Talks between the UK and EU are due to resume today (Monday, November 16) in Brussels. The UK's chief negotiator, Lord David Frost, arrived in the city, tweeting that there had been "some progress in a positive direction in recent days".
But he said "significant elements" of the deal are yet to be agreed, adding: "We may not succeed."
Any deal between the UK and EU would need to be ratified by parliaments on both sides, so time is running out for an agreement to be reached and to get the sign off before December 31.
Residual Value Concerns
A senior manager working at an FN50 vehicle leasing company, said the lack of clarity around pricing was a big issue for the industry.
He said: “Our view is that we should be advising clients to hold back on orders unless they choose from the manufacturers that have said they will honour prices.”
He envisages a number of cancellations from customers where any price protection doesn’t apply.
Furthermore, in terms of future residual values, he said they were in a state of “limbo”.
“There is an argument that they should increase proportionately to the increase in new vehicle prices,” he said, “but that would only be if we expected that the used market increases in value proportionately in three years’ time.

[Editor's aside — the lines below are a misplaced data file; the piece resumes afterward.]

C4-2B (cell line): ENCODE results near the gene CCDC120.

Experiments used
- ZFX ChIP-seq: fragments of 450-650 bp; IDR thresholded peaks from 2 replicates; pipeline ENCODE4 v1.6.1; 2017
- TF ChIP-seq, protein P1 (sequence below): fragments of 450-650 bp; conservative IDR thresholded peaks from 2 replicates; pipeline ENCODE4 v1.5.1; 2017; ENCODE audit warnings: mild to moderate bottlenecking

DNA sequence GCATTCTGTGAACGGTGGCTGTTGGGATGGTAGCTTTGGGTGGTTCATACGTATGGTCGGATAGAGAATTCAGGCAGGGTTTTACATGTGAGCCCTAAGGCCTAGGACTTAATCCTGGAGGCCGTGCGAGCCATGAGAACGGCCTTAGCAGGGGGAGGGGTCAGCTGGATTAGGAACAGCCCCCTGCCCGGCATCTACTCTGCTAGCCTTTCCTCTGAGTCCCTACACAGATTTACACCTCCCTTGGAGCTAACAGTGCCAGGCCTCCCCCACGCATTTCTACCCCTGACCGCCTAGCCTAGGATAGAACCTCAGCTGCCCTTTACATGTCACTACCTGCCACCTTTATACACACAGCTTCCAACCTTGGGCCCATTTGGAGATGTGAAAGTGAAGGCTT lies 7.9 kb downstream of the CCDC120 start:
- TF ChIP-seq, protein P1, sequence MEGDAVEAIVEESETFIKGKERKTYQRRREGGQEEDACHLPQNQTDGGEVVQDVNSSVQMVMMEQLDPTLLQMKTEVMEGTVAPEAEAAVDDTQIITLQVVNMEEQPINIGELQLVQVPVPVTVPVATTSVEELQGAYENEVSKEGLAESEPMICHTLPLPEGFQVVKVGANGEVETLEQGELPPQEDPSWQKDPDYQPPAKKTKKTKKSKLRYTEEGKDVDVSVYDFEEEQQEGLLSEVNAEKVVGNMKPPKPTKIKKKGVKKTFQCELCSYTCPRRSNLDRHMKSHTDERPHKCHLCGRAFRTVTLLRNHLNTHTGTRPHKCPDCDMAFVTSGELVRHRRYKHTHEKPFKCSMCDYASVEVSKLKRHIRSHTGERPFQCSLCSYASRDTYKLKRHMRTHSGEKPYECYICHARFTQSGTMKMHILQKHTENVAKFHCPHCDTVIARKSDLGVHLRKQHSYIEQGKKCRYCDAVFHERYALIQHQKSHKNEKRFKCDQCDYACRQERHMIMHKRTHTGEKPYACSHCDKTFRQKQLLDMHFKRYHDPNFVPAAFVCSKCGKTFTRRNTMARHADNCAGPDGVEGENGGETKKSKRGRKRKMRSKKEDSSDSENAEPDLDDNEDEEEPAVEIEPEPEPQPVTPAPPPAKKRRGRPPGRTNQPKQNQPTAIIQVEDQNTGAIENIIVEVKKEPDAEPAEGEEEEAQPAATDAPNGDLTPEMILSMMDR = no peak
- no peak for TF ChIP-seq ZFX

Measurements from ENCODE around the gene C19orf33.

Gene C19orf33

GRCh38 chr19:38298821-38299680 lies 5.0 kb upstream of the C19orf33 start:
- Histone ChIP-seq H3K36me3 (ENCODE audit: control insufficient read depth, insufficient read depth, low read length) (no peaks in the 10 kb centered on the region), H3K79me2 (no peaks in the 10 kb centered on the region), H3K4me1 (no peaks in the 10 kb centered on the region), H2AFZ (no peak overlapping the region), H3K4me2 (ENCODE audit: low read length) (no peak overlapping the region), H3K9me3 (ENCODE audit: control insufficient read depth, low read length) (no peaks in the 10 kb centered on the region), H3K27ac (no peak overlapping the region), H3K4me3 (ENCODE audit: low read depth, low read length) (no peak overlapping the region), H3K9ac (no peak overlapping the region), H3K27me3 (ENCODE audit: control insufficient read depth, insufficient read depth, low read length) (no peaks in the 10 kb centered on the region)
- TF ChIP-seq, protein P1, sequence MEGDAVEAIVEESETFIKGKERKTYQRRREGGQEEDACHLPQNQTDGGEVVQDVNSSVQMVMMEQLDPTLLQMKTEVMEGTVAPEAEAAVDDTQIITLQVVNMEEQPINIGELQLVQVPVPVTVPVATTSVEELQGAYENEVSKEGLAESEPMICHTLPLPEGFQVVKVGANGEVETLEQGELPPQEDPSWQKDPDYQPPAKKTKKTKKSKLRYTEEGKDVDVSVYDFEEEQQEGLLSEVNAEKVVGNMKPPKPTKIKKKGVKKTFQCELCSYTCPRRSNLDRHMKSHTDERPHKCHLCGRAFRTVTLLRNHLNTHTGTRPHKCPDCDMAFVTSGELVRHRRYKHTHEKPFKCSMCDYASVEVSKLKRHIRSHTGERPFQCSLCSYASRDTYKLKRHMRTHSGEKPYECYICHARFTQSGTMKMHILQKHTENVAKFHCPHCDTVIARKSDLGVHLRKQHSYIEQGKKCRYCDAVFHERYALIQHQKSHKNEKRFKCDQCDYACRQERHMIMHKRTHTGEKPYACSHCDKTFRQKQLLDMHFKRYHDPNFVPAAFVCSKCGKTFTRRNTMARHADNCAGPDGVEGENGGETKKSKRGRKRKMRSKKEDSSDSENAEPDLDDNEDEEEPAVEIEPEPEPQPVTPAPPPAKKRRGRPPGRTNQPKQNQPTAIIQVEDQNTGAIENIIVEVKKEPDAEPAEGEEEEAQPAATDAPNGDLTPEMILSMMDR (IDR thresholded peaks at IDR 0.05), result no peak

“There is an argument for that, but the future used values would then be increasing in value because of a one-off tariff that is being imposed rather than anything that relates to enhanced value.
“Such increases may be correct when looking at the actual price values of new vehicles, but it is also a value based on the future value prediction of a tax, which doesn’t feel quite right either.”
He continued: “If the tariff was imposed for just an – undetermined - period of time, and then taken away, what would happen to used car prices? Will they also increase now for a while and the turn back or will they stay at the higher value? Will future residual values also rise and then fall again in that scenario?
“In essence, the uncertainty will show through in the new car and used car market we believe and cause a de-stabilising effect. This is never good news for anyone in the automotive sector.”